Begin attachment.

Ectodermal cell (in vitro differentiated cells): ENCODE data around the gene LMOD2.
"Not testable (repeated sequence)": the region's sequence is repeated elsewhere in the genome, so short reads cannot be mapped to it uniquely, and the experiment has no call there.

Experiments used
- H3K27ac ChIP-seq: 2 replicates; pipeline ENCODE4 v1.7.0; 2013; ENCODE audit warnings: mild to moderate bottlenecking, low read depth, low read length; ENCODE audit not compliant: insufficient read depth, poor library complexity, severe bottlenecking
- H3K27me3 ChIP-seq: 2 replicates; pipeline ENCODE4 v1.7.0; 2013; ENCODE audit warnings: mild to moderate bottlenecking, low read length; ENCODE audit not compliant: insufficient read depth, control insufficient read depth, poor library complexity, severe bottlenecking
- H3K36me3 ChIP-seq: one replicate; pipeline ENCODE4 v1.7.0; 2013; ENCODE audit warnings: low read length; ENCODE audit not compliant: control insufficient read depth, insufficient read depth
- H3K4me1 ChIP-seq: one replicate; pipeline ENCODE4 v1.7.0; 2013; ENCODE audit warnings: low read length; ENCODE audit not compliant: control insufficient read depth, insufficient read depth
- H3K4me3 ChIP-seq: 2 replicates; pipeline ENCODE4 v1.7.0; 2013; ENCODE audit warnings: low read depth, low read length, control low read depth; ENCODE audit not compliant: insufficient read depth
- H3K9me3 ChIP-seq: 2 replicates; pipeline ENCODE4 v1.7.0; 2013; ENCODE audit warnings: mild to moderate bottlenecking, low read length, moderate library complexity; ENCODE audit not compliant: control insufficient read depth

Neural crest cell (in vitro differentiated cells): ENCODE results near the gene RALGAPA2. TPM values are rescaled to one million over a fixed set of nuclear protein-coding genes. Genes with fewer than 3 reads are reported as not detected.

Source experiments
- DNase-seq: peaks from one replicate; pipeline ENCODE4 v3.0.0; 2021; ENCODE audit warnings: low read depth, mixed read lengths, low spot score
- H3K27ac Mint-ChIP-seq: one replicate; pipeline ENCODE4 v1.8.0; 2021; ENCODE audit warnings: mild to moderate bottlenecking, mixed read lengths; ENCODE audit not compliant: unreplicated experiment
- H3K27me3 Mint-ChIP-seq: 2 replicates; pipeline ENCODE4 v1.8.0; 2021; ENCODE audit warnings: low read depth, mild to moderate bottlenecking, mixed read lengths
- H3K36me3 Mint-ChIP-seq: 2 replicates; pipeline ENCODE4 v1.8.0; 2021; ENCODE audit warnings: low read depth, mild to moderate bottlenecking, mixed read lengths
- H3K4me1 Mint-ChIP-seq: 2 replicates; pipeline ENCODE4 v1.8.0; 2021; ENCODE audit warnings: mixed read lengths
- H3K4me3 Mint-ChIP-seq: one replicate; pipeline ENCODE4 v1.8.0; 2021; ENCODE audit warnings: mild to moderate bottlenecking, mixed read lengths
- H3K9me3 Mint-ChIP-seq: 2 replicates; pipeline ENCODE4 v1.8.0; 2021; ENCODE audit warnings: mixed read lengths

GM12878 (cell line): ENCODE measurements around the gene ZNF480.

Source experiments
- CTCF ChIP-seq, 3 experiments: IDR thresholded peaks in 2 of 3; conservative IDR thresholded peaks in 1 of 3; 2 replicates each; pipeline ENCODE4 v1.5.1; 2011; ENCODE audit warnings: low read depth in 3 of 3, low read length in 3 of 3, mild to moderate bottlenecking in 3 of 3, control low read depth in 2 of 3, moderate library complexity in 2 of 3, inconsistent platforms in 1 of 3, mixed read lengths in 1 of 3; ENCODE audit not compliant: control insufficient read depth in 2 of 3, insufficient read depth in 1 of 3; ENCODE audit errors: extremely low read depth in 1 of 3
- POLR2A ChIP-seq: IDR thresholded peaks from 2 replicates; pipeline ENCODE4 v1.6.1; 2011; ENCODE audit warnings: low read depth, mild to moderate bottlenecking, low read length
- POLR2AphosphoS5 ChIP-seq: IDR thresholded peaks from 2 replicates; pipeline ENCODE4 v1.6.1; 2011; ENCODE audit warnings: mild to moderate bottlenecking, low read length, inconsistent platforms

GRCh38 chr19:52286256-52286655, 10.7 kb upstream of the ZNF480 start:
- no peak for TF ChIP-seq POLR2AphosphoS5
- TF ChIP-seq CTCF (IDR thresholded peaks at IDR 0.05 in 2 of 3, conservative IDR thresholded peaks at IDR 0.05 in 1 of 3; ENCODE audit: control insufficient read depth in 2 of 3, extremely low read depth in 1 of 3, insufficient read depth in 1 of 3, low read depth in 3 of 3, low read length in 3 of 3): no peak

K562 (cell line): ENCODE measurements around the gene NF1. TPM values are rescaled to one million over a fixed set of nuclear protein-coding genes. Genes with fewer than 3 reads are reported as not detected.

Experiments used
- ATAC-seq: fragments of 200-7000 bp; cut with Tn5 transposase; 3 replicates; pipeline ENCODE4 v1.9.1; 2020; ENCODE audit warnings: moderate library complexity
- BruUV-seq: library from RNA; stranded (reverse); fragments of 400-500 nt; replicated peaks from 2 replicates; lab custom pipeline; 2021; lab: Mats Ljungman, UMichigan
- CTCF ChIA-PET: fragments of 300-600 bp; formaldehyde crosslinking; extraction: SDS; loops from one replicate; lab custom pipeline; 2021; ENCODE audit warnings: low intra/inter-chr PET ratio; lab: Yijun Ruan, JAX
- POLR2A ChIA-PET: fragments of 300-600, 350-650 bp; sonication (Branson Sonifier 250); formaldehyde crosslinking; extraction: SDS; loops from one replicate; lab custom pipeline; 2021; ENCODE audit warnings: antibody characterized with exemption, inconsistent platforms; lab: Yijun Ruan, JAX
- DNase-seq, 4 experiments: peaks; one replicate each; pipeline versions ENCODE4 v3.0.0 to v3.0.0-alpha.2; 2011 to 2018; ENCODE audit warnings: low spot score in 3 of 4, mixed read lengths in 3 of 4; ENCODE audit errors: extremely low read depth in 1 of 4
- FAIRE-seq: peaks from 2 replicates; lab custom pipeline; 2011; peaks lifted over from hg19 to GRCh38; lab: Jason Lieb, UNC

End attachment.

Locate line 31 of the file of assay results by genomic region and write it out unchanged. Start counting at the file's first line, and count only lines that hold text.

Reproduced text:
- CTCF ChIA-PET: fragments of 300-600 bp; formaldehyde crosslinking; extraction: SDS; loops from one replicate; lab custom pipeline; 2021; ENCODE audit warnings: low intra/inter-chr PET ratio; lab: Yijun Ruan, JAX